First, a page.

Allianz Global Investors Europe GmbH is looking to push into the U.K. fiduciary management market. “We are in the process of hiring an expert for our pensions advisory and solutions business in the U.K.,” according to a statement by a spokeswoman for the firm. “Part of the role would be to offer fiduciary management services to pension funds.”
UBS Global Asset Management is also looking to enter the growing fiduciary management market in the U.K., although as an investment partner to a consultant rather than by providing these services itself, confirmed Mr. Barnes.
“We don't have fiduciary management in the U.K., and there are no short-term plans to do that. Our strategy is to be a provider to the fiduciary managers. Tier-two consultants have the ability to get into that market, and we would look at being a provider in the fiduciary management marketplace through closer alliances. Very few consultancies have the investment framework needed on a platform (of this kind), and the global risks systems around that.” Mr. Barnes said UBS GAM is having conversations around potential alliances.
Not gone unnoticed
These efforts by money managers have not gone unnoticed by existing players. “There does seem to be an awful lot of activity from a number of would-be practitioners,” said Colin English, director, head of business development for Russell Investments' pension solutions group, who is in London.
“There has been a big pickup in the last month or two on recruitment representatives trying to poach or find staff for existing and/or new fiduciary teams.”
The U.K. market is also beginning to see signs of pension funds looking to embark upon new procurement processes to potentially hire a replacement fiduciary manager as contracts come to an end and trustees begin to evaluate the services they have received — an opportunity for money managers and specialist firms to pick up business.
“We are beginning to see second-generation fiduciary clients, and increasingly early adopters re-evaluating their existing suppliers,” said Spence Johnson's Mr. Birch. “This may be with a serious view to changing suppliers, if their situation has changed for example, and they are looking for a new skill set, or it may be just lip service, looking to reduce fees perhaps. Undeniably, however, there is a large book of business that new suppliers could get a look at, even if it is a small glimpse.”
That investment consultants seek to convert clients to fiduciary management arrangements remains a bone of contention for the industry. However, there are signs this is changing. “This process in the U.K. whereby there weren't open tenders goes back five or six years, and it seems to be dying out,” said Ian Love, managing director of U.K. institutional business development at SEI Investments (SEIC) in London. “That is a positive for everybody, particularly trustees.” SEI manages £45 billion of assets under fiduciary management arrangements globally.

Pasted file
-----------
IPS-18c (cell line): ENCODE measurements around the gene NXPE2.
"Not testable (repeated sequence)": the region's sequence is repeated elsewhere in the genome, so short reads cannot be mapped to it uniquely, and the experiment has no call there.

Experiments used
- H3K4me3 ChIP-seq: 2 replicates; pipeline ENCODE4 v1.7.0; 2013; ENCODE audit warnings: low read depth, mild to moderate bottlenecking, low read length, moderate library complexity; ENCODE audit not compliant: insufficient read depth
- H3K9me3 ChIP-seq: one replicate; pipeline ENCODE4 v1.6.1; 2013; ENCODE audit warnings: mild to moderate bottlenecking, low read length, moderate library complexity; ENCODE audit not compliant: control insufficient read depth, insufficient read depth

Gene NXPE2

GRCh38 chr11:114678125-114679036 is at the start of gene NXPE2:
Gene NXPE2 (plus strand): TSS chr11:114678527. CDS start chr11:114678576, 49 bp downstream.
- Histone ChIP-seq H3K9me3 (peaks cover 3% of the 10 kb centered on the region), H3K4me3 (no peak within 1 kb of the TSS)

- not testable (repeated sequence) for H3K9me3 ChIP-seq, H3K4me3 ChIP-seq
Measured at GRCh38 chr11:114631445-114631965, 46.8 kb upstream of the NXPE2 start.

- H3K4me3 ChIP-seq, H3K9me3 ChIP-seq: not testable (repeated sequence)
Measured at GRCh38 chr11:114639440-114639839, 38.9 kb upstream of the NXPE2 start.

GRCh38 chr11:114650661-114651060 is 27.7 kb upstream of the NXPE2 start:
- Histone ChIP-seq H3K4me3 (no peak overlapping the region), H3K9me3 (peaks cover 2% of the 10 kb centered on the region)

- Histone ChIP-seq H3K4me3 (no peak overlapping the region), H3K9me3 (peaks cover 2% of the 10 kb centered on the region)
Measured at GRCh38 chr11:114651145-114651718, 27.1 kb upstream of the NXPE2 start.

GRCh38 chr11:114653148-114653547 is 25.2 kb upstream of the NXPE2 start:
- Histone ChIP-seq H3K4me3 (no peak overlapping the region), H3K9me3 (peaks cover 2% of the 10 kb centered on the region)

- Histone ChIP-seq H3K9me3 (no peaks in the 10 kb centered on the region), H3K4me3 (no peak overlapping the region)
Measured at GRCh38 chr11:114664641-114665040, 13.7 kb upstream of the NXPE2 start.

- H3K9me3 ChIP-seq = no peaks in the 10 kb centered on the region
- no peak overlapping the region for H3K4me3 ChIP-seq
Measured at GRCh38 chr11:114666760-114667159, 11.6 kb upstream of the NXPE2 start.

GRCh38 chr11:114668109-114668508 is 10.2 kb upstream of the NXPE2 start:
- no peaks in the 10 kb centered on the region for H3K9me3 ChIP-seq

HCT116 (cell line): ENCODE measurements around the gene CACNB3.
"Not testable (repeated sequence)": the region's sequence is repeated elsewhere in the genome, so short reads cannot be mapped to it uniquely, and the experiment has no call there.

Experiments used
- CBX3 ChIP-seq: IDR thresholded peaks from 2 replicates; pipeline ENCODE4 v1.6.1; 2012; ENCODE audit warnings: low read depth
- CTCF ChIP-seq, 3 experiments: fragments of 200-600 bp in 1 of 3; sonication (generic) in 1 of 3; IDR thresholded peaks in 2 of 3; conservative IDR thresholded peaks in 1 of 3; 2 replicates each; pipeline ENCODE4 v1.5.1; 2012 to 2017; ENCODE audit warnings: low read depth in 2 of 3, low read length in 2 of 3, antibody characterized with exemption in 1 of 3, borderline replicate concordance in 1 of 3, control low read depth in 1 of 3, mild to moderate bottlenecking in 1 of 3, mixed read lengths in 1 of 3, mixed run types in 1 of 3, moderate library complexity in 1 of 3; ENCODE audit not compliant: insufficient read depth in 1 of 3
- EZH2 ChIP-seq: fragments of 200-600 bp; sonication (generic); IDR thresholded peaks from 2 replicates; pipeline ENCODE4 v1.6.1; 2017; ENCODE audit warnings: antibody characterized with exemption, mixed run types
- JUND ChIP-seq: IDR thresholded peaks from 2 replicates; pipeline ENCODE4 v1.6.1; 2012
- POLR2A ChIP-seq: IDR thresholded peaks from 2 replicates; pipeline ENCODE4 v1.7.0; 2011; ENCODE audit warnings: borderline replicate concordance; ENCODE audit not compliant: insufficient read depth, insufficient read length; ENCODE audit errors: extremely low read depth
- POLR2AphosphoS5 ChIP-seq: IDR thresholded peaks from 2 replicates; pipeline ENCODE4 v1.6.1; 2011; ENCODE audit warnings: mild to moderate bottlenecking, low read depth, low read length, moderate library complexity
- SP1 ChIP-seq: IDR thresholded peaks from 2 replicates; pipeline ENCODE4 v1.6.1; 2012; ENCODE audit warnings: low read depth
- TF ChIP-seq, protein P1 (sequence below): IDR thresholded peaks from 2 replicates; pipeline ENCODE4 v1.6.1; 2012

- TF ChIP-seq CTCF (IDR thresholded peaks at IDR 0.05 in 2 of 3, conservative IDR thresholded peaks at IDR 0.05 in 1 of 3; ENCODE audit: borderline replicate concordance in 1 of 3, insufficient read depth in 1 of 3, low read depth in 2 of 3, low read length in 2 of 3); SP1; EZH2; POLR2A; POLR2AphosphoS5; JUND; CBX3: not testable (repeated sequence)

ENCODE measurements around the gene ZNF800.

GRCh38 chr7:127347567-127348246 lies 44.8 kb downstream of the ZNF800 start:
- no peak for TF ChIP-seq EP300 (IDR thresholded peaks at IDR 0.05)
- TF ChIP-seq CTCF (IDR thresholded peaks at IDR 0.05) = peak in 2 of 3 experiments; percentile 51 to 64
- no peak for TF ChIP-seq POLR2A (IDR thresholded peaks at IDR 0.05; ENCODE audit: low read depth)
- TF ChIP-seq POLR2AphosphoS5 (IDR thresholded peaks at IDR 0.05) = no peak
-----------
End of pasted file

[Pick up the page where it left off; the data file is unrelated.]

Won through open tender
Dan Melley, London-based partner and head of Mercer Ltd.'s fiduciary management business in the U.K., said 75% of its allocations were won through open tender in 2013, with the remaining quarter of contracts from clients of Mercer's investment consulting business that have worked with the firm for a number of years.
And Sion Cole, London-based partner and U.K. head of client solutions-delegated consulting services at Aon Hewitt, said 100% of its fiduciary management business was won through open tenders in the last 12 months, with its internal clients going out to the market as well, and 70% of its business since it won its first client in late 2009 has been won from non- Aon Hewitt investment clients.
Russell Investments has already picked up two allocations this year, Mr. English said, while Aon Hewitt has experienced 50% year-on-year growth on its fiduciary management assets. Mr. Cole said the firm's fiduciary management team is in contract negotiation with a number of funds with a combined AUM of £1.2 billion.
“I wouldn't bet against the U.K. market getting to 80% or 90% of DB assets governed under a fiduciary management approach ... but it might take another 15 to 20 years,” said Mr. English. “The Netherlands (where about 85% of DB pension assets are run under a fiduciary management arrangement) was slow to take it up and only shot up significantly when the big industrywide funds signed on.”
Russell has £12 billion of fiduciary assets under management in Europe, the Middle East and Africa, with about two-thirds of that in the U.K. n
This article originally appeared in the March 3, 2014 print issue as, "Fiduciary management seeing manager influx".